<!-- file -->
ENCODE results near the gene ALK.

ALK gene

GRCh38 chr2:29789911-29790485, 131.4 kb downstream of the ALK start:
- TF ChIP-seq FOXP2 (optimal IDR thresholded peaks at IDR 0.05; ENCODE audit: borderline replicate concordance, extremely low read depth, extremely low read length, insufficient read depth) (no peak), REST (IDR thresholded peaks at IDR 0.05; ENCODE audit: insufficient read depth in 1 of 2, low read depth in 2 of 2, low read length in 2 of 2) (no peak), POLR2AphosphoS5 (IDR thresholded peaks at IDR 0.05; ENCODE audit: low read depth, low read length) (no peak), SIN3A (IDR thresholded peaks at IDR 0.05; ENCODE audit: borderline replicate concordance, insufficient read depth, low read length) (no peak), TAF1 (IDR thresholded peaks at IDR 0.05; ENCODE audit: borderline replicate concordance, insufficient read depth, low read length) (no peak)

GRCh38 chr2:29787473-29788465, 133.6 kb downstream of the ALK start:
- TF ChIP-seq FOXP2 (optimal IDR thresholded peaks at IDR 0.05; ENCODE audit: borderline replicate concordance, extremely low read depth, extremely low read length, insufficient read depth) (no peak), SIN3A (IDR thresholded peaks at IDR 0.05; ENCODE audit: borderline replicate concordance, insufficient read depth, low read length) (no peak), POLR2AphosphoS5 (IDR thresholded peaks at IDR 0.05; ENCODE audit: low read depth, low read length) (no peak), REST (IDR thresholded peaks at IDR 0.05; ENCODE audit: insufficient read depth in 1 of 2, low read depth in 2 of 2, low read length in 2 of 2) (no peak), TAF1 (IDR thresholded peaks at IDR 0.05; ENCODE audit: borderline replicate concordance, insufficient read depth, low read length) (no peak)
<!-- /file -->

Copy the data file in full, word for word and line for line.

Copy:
ENCODE results near the gene ALK.

ALK gene

GRCh38 chr2:29789911-29790485, 131.4 kb downstream of the ALK start:
- TF ChIP-seq FOXP2 (optimal IDR thresholded peaks at IDR 0.05; ENCODE audit: borderline replicate concordance, extremely low read depth, extremely low read length, insufficient read depth) (no peak), REST (IDR thresholded peaks at IDR 0.05; ENCODE audit: insufficient read depth in 1 of 2, low read depth in 2 of 2, low read length in 2 of 2) (no peak), POLR2AphosphoS5 (IDR thresholded peaks at IDR 0.05; ENCODE audit: low read depth, low read length) (no peak), SIN3A (IDR thresholded peaks at IDR 0.05; ENCODE audit: borderline replicate concordance, insufficient read depth, low read length) (no peak), TAF1 (IDR thresholded peaks at IDR 0.05; ENCODE audit: borderline replicate concordance, insufficient read depth, low read length) (no peak)

GRCh38 chr2:29787473-29788465, 133.6 kb downstream of the ALK start:
- TF ChIP-seq FOXP2 (optimal IDR thresholded peaks at IDR 0.05; ENCODE audit: borderline replicate concordance, extremely low read depth, extremely low read length, insufficient read depth) (no peak), SIN3A (IDR thresholded peaks at IDR 0.05; ENCODE audit: borderline replicate concordance, insufficient read depth, low read length) (no peak), POLR2AphosphoS5 (IDR thresholded peaks at IDR 0.05; ENCODE audit: low read depth, low read length) (no peak), REST (IDR thresholded peaks at IDR 0.05; ENCODE audit: insufficient read depth in 1 of 2, low read depth in 2 of 2, low read length in 2 of 2) (no peak), TAF1 (IDR thresholded peaks at IDR 0.05; ENCODE audit: borderline replicate concordance, insufficient read depth, low read length) (no peak)